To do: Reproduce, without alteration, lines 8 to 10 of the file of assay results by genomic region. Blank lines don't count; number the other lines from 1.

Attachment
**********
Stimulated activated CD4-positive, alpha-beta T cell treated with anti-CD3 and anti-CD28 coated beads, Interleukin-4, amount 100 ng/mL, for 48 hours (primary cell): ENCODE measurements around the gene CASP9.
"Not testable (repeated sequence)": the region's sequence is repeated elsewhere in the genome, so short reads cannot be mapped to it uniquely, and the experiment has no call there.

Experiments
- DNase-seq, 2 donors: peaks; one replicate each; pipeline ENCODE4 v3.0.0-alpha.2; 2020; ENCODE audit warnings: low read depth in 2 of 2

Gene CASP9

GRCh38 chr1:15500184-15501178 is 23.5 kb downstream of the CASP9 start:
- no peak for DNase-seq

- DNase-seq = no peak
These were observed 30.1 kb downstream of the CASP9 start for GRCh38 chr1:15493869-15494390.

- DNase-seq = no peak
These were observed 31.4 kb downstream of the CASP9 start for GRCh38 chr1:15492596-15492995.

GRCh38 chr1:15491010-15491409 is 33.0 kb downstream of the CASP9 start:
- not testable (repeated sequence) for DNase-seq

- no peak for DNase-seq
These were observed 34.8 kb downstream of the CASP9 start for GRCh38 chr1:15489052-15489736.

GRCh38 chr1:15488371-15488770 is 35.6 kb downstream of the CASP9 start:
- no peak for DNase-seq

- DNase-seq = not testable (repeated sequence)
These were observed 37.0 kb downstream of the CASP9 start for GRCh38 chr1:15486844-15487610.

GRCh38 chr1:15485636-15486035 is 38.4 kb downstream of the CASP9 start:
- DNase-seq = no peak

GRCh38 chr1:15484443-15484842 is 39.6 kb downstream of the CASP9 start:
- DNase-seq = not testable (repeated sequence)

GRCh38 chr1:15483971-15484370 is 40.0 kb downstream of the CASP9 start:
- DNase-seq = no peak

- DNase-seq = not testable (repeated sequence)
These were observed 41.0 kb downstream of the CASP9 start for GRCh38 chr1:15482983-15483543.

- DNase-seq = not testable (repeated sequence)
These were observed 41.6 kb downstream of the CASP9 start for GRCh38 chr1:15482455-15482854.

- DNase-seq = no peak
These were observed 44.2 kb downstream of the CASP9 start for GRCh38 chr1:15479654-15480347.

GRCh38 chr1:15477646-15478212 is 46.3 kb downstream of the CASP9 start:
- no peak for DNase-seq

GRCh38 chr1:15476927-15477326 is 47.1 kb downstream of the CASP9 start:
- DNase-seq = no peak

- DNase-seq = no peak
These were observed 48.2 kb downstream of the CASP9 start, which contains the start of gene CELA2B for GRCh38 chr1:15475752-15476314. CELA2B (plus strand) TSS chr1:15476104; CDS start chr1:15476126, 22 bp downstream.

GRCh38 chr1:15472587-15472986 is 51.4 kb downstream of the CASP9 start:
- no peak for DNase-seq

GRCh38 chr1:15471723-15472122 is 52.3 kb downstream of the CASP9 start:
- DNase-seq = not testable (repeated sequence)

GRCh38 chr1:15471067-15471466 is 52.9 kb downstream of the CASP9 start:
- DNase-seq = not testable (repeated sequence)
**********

- DNase-seq = no peak
These were observed 30.1 kb downstream of the CASP9 start for GRCh38 chr1:15493869-15494390.

- DNase-seq = no peak